How to Prepare for Inevitable Time When Volatility Explodes
Bloomberg – Low volatility sounds like a good thing in markets. And it can be, unless it’s masking or ignoring problems. The real trick is preparing for an end that can be quick and unpleasant.
“Volatility rarely picks up bit by bit. It tends to spike when the late-cycle bullish narrative goes off the rails,” Cantor Fitzgerald LP’s Peter Cecchini wrote in an email.
Price swings are exceptionally depressed across assets now, with major central banks displaying relative policy clarity, signs that China’s stimulus is working and global economic growth that appears to be easing instead of falling. The MOVE index of Treasury volatility isn’t far off its March 20 record low, while the JPMorgan Global FX Volatility Index has fallen to levels not seen since 2014. The Cboe Volatility Index, or VIX, reached its lowest point since October on Friday.
But Morgan Stanley’s Andrew Sheets is one of the strategists warning that the calm won’t last.
“If the Fed stays dovish and the data weaken, volatility will go higher,” Sheets said. “If the data pick up and central banks are effectively saying we’re not going to tighten in the face of improving data, wouldn’t that generate a lot more risk-taking behavior? That would be volatile too.”
Last February was an example of a move that caught markets by surprise. The VIX stayed unusually low throughout 2017, lulling investors into a false sense of complacency. When volatility did pop during a meltdown — the VIX skyrocketed to close Feb. 5 at 37.32 — it left some short-volatility products broken beyond repair.
Potential triggers for price swings include factors like a worsening of global trade relations, a return to hikes by the Federal Reserve, an economic downturn or a geopolitical shock.
“U.S. employment always looks best right before recession, and the U.S. data has had the benefit of massive fiscal stimulus from deficit spending (not likely to end soon) and from tax cuts (benefits in the rear-view mirror),” Cantor’s Cecchini said.
Liquidity is also cited as a concern by Sheets, JPMorgan Chase & Co.’s Marko Kolanovic and Societe Generale SA strategists led by Vincent Cassot, who maintain that low liquidity will worsen volatility once signs of trouble start to emerge.
Then, there’s the question of what to do about this all-but-certain jump in volatility.
“Relative value volatility trades is the way to go, until one side finally capitulates,” the SocGen strategists wrote. They recommend tilting dispersion trades toward technology, consumer discretionary, industrials and utility stocks, as those sectors tend to have outsized increases in volatility during downturns. They also suggest a trade going long British pound/U.S. dollar volatility and short FTSE 100 volatility as the currency is likely to be more affected by the outcome of Brexit.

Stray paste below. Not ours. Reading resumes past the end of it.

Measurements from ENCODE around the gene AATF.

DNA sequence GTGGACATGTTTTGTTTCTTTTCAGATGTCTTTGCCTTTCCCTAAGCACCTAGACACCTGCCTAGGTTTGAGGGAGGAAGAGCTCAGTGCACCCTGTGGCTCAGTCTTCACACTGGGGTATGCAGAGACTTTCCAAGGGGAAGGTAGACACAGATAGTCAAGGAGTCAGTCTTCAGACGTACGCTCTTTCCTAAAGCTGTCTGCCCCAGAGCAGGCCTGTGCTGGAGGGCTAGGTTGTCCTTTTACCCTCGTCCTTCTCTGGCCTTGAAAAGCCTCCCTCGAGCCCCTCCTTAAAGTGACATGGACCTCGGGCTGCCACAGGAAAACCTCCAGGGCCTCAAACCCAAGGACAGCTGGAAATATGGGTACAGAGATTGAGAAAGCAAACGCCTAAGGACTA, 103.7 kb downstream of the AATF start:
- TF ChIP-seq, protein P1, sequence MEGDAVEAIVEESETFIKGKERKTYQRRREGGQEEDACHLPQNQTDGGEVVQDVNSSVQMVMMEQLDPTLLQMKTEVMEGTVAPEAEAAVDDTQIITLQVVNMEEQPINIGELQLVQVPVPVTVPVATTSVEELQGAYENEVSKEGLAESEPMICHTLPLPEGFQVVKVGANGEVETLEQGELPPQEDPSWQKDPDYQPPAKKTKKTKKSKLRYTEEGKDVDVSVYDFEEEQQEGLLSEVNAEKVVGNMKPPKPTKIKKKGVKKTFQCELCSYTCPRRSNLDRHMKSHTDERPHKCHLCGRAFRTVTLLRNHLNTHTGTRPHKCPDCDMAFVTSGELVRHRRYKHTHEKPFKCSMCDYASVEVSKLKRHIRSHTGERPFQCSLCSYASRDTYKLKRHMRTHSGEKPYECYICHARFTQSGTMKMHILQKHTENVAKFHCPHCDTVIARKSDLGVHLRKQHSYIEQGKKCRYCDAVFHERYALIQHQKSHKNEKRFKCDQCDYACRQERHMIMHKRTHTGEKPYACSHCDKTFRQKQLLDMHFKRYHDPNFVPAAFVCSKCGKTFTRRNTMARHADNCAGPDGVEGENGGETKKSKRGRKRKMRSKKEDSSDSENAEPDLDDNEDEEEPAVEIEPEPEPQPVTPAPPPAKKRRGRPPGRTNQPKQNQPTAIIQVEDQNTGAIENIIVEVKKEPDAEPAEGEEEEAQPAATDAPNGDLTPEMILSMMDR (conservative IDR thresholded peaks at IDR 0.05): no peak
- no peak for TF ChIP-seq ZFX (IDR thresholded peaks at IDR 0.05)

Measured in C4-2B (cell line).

Todd Salamone of Schaeffer’s Investment Research points to the net short position on VIX futures, the largest since 2017, as the biggest current risk for equity bulls.
“Euphoria needs to be more widespread before this risk comes into play, but history has taught me to be nearly certain that these speculators will be caught wrong-footed when volatility eventually pops,” Salamone wrote. He recommends using options to manage the risk.
There are still plenty of recommendations to continue taking advantage of the current environment.
“As long as central bank policy remains accommodative even as growth improves, economic and market volatility should remain low, supporting multiple expansion and further equity gains,” Evercore ISI strategist Dennis Debusschere wrote in a note.
Andrew Scott, head of Americas cross-asset strategy at SocGen, agreed. “In the short-run it is going to be very difficult for markets to break out of this low volatility regime,” he said in an email. It will take a major factor like a trade war of geopolitical flare-up “or a dramatic re-pricing of rate and/or global growth expectations in either direction for us to achieve any semblance of volatility persistence,” according to him.
But history hints that hoping things will stay calm forever may be a fool’s errand. Morgan Stanley’s Sheets views 2007 as a cautionary tale for anyone who sees the world of low price swings as a time for complacency — that year you also had a very flat yield curve and low implied volatility.
“The way the market explained that dynamic was, the Fed has stopped hiking and is now going to keep policy stable and will be for a while, and the economy’s a little soft,” he said. “That’s not how things transpired.”